“I would sooner be a foreigner in Spain than most countries. How easy it is to make friends in Spain!” – George Orwell
We woke to a glorious morning and sunlight spilled like a waterfall into the room. Piercing shafts of sun through the splintered cracks in the solar-bleached shutters, weathered over years by rain and sun and in contrast to the previous two mornings there was a perfect piercing blue sky. These are my favourite sort of mornings!
The hotel was wonderful but didn’t provide breakfast so we found a place nearby and enjoyed hot tea, cheese, ham and pan con tomate, in the company of groups of young men who were sitting around chatting, preparing for later life and practising what the old men of the town do – sitting around and chatting – just as as Gerald Brennan explained in ‘South from Granada’ “…almost every Spanish peasant becomes wise when he passes fifty.”
For the first part of the morning we split up once more, Kim went to the main shopping street, I declined the opportunity to join her and in the ninety minutes that was allocated I planned a speed sightseeing tour of the city.
I began in the church opposite the hotel but there was a service taking place and I felt like an intruder so I made my way to the city museum which was still closed and not due to open for another hour so instead I walked to the bullring at the opposite end of the city but that was closed as well, with an apologetic sign that explained that it was being prepared for some sort of military display. I snapped some pictures and then walked back to San Sebastian.
With all of the unexpected closures I still had time to spare so walked back to the Alcazaba and Plaza de Santa Maria where the weather today was so much better for photographs of the city from this elevated spot. Reunited with Kim I explained about the bullring closure but I don’t think she believed me and we walked all the way back to get exactly the same result!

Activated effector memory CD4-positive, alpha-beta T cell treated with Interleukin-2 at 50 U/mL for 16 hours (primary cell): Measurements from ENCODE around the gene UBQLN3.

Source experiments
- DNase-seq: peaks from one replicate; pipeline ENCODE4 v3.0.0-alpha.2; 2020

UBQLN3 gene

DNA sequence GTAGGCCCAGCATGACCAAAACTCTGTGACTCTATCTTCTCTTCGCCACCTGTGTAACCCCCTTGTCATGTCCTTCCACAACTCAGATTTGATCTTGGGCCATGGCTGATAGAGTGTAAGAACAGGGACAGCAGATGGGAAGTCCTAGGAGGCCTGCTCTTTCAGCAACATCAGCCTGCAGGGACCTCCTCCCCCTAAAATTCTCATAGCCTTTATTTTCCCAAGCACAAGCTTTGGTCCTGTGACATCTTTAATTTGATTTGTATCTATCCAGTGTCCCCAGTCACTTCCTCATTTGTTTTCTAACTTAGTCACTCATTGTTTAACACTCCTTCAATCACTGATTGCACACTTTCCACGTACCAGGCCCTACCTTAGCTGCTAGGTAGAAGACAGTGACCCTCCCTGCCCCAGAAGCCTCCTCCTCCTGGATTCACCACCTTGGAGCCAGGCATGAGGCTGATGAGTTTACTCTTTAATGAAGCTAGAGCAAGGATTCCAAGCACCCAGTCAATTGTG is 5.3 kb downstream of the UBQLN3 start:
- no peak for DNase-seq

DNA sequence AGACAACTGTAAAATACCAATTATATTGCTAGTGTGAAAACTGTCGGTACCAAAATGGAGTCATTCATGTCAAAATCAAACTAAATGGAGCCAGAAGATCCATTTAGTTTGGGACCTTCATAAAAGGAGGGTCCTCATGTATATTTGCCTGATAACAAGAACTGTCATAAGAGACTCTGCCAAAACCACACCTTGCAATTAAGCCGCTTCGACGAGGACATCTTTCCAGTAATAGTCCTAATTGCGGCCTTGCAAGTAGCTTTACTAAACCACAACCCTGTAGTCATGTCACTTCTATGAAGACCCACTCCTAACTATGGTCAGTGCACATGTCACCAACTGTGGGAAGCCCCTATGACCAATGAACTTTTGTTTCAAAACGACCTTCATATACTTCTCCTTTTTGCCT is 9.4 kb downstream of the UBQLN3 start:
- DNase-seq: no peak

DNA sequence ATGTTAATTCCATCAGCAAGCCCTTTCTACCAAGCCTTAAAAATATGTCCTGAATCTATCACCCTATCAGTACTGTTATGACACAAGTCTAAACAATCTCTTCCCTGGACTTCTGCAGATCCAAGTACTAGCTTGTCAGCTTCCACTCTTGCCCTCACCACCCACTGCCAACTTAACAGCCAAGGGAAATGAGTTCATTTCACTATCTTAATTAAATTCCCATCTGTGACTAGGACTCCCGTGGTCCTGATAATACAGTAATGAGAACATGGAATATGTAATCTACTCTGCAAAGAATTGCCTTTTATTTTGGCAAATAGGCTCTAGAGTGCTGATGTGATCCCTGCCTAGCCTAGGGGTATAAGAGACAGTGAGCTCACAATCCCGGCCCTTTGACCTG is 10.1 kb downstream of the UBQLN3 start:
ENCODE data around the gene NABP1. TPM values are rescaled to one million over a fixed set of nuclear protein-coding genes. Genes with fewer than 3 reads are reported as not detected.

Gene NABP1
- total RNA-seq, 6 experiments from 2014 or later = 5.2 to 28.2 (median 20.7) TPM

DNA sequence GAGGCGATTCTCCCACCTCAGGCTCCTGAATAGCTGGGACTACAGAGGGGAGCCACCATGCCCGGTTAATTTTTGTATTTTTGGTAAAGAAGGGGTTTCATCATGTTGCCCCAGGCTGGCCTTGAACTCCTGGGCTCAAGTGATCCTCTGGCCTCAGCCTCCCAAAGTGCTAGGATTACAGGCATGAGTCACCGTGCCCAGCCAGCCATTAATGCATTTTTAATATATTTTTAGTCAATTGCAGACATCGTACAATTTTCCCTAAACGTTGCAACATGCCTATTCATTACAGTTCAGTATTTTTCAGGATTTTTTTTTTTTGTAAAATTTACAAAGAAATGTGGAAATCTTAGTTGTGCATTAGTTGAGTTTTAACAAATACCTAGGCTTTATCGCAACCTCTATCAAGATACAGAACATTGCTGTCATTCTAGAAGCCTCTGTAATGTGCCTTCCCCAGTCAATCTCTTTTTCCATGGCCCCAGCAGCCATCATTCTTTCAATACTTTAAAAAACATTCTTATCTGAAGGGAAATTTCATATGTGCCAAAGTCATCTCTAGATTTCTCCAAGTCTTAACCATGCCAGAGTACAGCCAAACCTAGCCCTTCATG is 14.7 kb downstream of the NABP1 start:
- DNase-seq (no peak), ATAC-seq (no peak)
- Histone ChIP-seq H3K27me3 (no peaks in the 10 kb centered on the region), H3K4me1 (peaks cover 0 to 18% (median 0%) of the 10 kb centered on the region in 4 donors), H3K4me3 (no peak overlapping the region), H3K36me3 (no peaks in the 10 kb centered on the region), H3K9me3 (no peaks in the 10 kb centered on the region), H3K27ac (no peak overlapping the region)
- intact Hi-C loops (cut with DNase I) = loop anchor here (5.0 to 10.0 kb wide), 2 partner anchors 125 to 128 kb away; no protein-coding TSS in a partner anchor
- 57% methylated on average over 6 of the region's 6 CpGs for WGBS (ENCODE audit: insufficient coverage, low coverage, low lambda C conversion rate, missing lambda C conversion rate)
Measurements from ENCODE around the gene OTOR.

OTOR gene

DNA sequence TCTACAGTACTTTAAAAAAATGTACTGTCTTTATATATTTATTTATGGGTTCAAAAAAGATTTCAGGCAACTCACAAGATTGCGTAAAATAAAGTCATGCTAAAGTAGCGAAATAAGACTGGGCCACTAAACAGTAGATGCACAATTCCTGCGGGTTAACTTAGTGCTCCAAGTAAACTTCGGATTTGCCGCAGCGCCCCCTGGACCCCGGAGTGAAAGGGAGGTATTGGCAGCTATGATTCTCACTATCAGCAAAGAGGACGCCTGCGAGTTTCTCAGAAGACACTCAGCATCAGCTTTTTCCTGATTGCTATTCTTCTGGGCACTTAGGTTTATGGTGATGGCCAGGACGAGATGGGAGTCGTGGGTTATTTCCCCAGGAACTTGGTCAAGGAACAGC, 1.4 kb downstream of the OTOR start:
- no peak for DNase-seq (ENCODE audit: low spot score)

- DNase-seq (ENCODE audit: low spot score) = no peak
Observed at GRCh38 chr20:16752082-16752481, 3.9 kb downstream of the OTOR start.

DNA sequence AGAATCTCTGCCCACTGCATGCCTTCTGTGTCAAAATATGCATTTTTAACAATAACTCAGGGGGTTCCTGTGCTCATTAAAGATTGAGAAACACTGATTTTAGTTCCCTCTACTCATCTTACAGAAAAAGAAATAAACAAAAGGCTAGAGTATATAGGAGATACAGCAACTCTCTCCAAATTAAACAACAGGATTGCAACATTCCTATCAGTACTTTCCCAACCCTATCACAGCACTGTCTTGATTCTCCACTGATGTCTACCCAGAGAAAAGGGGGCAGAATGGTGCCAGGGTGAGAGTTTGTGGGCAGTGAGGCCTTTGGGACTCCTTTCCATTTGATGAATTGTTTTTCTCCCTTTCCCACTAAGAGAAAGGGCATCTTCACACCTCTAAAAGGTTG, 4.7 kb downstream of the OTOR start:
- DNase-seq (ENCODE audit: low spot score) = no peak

Now it was time for the moment that I had not been looking forward to – trying to manoeuvre the rental car from the cramped parking spot without damaging it so after settling up at the hotel I made my way pessimistically back to the garage.
I was absolutely certain that it would be impossible to get out of the tight space. I was sweating, I was panicking, my stomach was tied in a Gordion knot but as it turned out I needn’t have worried, by a miracle ours was the only car in there and getting out was piece of cake but despite this piece of welcome good fortune I still told Kim how difficult it was and that it required all my driving skills to plot a safe way out – that is a secret by the way and I am trusting you all to keep it that way!
It was early lunch time now so before leaving Antequera we found a restaurant on the edge of town with a sunny terrace and a splendid view of the castle and the whitewashed town gleaming like salt flats in the sun or as though there had been an unexpected fall of snow so we stayed longer than intended and ordered more food than we planned and then we left and headed for Córdoba.
We didn’t drive directly there but made a short detour to Almodóvar del Rio where a large castle was perched strategically on the top of a hill and this looked well worth stopping for.
The Castillo de Almodóvar is a grand fortress erected on a strategic mound along the valley of the Rio Guadalquivir, which incidentally at four hundred miles is the fifth longest river in Spain and is one of the country’s most important because it irrigates a fertile valley and creates a rich agricultural area.
Square towers flank its towering walls and the entire castle is surrounded by a large moat. During the years of Moorish occupation it was an Arab stronghold and after the reconquest it became the medieval home for members of the Spanish nobility. After the Reconquista and no longer required for a military purpose it gradually fell into disrepair and much of it was plundered for convenient building material by the people of the nearby town but the Count of Torralba rebuilt it a hundred years ago restoring the external appearance of the original Arab fortification.
At its elevated position there was a spectacular view of the plains to the south and the mountains to the north and although the sun was shining it was getting cold and the clouds were getting closer. We visited the castle in the company of a school outing who were enjoying an interactive history lesson which must have been highly entertaining judging by all of the laughter and giggles. It was a good castle and well worth the €5 entrance fee and we climbed the towers and walked the ramparts and when we had seen all there was to see we left and continued the drive to Córdoba.
More castles of Spain